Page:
Welcome to another Friday mailbag! This week we have four questions because a few answers are on the lengthy side. If I missed out on your question, don’t worry. Keep submitting and I’ll try to get to it next time.
Steve asks: The Marlins are rumored to have Jose Urena on the trade block. In 2017 and 2018, he pitched over 150 innings with a sub-4.00 ERA. What can the Marlins expect to get back if he’s traded?
The Marlins have indeed been contacted by teams interested in Urena, who has two years of arbitration eligibility remaining after this season. The right-hander got off to a rough start to the year, which explains his 4.11 ERA (4.17 FIP). That said, the underlying numbers suggest that he isn’t much better than that. He sports a career 6.04 K/9 rate, and that’s low for a pitcher with a big fastball like Urena. His other peripherals aren’t dazzling either.
It proves difficult to come up with a good trade comp for Urena, because teams tend to swing deals for impending free agents or players with three-plus years of control remaining. When it comes to pitchers who have a little more than two years of control, a pair of recent trades come to mind:
Both Gray and Pomeranz had a longer track record of success than Urena. The Padres landed a top prospect—Baseball America ranked Espinoza as the number 15 prospect on their 2016 midseason top 100 list—while the A’s received a top-100 player in Fowler and two organizational top-15 players.
In the case of Urena, maybe a single, top-100 player gets it done, or two organizational top-30 prospects. I’m not sure if it’s worth the effort, though, especially when he’s best known for this.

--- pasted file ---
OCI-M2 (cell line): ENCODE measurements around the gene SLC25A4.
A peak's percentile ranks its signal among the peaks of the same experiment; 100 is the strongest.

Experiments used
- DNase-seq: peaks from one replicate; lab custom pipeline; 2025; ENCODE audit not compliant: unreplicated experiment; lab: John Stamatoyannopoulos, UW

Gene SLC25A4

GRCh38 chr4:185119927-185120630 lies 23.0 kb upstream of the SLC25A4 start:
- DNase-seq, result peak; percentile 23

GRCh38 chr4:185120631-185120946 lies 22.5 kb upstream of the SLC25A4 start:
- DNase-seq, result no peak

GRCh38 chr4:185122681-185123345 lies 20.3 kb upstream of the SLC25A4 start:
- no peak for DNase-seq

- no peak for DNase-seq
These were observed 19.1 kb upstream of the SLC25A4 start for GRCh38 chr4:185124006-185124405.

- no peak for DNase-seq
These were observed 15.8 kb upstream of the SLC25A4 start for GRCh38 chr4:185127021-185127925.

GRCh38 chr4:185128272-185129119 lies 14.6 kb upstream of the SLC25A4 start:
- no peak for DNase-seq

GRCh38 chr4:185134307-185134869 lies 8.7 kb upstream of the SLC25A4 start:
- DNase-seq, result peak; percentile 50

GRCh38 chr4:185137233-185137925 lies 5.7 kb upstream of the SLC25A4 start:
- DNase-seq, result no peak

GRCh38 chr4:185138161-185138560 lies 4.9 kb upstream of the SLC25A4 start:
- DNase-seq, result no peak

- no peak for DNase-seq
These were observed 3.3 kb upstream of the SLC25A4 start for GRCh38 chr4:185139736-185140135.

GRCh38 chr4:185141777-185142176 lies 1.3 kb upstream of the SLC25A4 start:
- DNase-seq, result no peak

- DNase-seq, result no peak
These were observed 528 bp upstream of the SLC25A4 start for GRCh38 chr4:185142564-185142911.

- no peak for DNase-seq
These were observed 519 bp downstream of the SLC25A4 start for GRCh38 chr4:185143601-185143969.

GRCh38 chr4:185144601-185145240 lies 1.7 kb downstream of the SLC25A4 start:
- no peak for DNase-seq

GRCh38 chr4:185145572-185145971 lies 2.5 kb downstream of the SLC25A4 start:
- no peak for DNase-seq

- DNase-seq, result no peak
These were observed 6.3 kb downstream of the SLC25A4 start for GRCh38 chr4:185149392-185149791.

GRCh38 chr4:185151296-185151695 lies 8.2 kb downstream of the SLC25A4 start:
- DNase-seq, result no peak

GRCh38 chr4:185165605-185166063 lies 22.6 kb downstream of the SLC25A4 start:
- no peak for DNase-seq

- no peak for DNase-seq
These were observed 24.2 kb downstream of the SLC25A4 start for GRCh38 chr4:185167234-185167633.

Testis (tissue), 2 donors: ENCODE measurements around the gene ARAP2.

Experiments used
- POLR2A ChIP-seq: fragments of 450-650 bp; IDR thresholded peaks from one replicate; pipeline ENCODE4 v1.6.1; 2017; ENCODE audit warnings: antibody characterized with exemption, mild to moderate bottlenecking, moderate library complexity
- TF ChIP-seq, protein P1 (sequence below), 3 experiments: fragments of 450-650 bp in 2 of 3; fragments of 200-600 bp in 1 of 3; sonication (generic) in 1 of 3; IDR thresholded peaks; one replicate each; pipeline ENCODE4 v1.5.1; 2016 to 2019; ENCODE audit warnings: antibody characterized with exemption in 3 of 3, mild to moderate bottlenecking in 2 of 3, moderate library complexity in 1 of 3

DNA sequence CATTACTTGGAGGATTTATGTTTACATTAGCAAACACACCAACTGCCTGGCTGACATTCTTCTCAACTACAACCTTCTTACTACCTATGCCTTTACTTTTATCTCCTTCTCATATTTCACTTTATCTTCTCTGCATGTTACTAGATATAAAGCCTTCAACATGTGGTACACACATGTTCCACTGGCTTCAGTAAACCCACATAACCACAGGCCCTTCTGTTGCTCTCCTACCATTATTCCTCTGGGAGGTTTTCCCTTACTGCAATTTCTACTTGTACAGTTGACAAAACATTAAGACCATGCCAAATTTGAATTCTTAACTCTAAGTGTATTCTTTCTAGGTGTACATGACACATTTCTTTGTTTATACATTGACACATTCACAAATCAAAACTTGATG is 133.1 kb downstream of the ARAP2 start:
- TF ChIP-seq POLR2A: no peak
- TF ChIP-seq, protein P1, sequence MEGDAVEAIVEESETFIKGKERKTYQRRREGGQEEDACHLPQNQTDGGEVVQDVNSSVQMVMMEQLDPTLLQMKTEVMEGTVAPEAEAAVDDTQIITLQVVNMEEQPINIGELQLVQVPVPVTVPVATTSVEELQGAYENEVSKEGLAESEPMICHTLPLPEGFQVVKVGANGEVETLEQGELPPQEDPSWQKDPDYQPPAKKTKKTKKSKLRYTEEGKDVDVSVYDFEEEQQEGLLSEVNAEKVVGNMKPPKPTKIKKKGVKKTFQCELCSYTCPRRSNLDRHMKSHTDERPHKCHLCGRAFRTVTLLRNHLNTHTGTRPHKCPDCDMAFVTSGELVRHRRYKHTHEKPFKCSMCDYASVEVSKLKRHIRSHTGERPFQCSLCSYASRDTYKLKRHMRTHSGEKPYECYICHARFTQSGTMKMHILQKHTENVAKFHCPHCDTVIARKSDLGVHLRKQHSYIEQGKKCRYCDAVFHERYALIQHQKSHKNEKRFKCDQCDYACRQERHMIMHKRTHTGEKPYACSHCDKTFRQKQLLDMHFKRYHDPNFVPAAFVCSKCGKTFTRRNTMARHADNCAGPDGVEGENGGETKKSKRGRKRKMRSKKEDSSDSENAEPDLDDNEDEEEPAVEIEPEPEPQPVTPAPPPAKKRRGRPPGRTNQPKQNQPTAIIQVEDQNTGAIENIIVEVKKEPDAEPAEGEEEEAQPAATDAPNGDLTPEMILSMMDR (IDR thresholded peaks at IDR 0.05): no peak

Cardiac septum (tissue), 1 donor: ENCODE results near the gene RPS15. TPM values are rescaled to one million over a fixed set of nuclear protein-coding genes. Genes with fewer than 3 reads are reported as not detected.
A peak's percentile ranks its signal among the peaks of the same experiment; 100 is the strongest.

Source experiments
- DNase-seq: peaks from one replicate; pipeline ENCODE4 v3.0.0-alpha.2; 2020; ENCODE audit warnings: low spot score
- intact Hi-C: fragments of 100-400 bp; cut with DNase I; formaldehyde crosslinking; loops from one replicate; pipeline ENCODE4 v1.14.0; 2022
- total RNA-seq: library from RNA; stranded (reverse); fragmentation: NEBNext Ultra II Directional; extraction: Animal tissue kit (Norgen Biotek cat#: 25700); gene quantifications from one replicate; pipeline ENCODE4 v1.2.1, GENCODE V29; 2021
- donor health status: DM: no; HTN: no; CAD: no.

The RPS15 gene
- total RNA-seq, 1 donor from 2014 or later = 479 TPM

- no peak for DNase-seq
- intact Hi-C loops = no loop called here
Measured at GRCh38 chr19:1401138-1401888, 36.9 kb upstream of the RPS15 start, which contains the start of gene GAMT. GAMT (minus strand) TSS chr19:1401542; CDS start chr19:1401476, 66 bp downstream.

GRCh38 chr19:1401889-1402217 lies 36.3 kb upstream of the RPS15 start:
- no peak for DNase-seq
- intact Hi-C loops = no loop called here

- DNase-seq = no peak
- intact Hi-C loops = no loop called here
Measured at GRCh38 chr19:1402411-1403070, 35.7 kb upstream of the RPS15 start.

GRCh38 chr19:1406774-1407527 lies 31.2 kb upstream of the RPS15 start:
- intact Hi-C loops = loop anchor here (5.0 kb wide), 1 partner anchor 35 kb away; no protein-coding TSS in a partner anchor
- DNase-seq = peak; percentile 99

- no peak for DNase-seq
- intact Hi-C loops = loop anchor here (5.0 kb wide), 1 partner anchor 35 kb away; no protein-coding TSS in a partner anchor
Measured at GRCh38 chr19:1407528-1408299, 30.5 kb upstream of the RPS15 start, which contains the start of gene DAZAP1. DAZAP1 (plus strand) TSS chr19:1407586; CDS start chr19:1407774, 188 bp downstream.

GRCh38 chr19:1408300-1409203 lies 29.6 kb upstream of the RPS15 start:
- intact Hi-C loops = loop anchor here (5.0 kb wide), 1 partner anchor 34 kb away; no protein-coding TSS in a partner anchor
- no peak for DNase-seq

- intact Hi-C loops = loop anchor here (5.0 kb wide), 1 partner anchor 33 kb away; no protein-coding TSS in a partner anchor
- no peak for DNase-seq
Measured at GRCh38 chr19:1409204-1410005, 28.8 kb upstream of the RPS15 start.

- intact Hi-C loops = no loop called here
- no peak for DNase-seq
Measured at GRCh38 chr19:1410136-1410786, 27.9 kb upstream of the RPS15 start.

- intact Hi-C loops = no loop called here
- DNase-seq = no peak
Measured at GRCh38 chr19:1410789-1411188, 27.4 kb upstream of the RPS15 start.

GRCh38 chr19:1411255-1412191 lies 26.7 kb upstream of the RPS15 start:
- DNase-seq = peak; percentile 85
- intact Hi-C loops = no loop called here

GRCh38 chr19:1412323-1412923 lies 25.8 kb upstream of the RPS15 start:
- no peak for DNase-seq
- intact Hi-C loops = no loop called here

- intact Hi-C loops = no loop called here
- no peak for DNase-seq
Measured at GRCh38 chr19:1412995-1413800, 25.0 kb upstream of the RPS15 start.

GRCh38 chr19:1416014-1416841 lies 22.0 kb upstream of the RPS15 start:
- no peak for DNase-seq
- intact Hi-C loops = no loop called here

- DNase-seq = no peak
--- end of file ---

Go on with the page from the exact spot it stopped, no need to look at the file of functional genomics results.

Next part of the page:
thedozen asks: Did the Cardinals improperly value Luke Voit when they traded him away? Or has Voit simply raised his game a couple of notches since the Yankees acquired him?
I think the answer comes down to a little of both. The Cardinals probably found Voit expendable, considering they had Matt Carpenter and Jose Martinez entrenched at first base in 2018. Sure, they traded for Paul Goldschmidt in the offseason, but that move had more to do with adding an impact bat than it did with finding a long-term first baseman.
At the time of the trade, Beyond the Box Score delivered a prescient assessment of Voit’s season to date. He tore the cover off the ball at the Pacific Coast League, but he probably wasn’t a great fit for the Cardinals’ roster. His skill set fits better at Yankee Stadium, and the Yankees likely recognized that. Consider his batted profile over the last two years at Busch Stadium compared to in the Bronx.
Funny enough, he doesn’t lose any home runs, but he gains a few singles at Yankee Stadium. Who’d have guessed that?
Overall, though. the roster crunch proves key. Voit needed to play every day to be successful. The Cardinals didn’t have room for the first baseman, so trading him made sense. They just happened to sell far, far too low on him.
Kyle Ren asks: At this point and from what we have already seen out of the guy, should the Yankees just release Kendrys Morales and call up Mike Ford until Didi returns?
Morales, 35, appears to have run out of gas. When the Yankees picked him up from the A’s, he had a 63 wRC+ on the year. In 45 plate appearances with the Yankees, he sports a 57 wRC+. Josh explained why the move didn’t inspire a lot of confidence at the time, and eh, he cost the prorated version of league minimum. No harm, no foul. With Didi Gregorius slated to return on the road trip, it probably makes sense to just hang on to Morales until then. Bringing up Ford just to send him down doesn’t sound like it’s worth the effort.
A different Steve asks: When Yankees hitters get a hit this year, they often turn toward the dugout and hold up eight fingers. What does this signify? Just curious.
CC Sabathia was asked about that on this week’s R2C2 podcast. He wasn’t keen on elaborating:
“Aww, man, that’s inside joke. That’s a great fan, though, paying attention to detail and seeing that, right?! But I can’t tell people what that is. [Laughs] Yankee fans are good fans and they pick up on stuff like that. We’ve been doing it all year, but it’s an inside clubhouse joke.”
We don’t know what it means, but we all want to see more of it.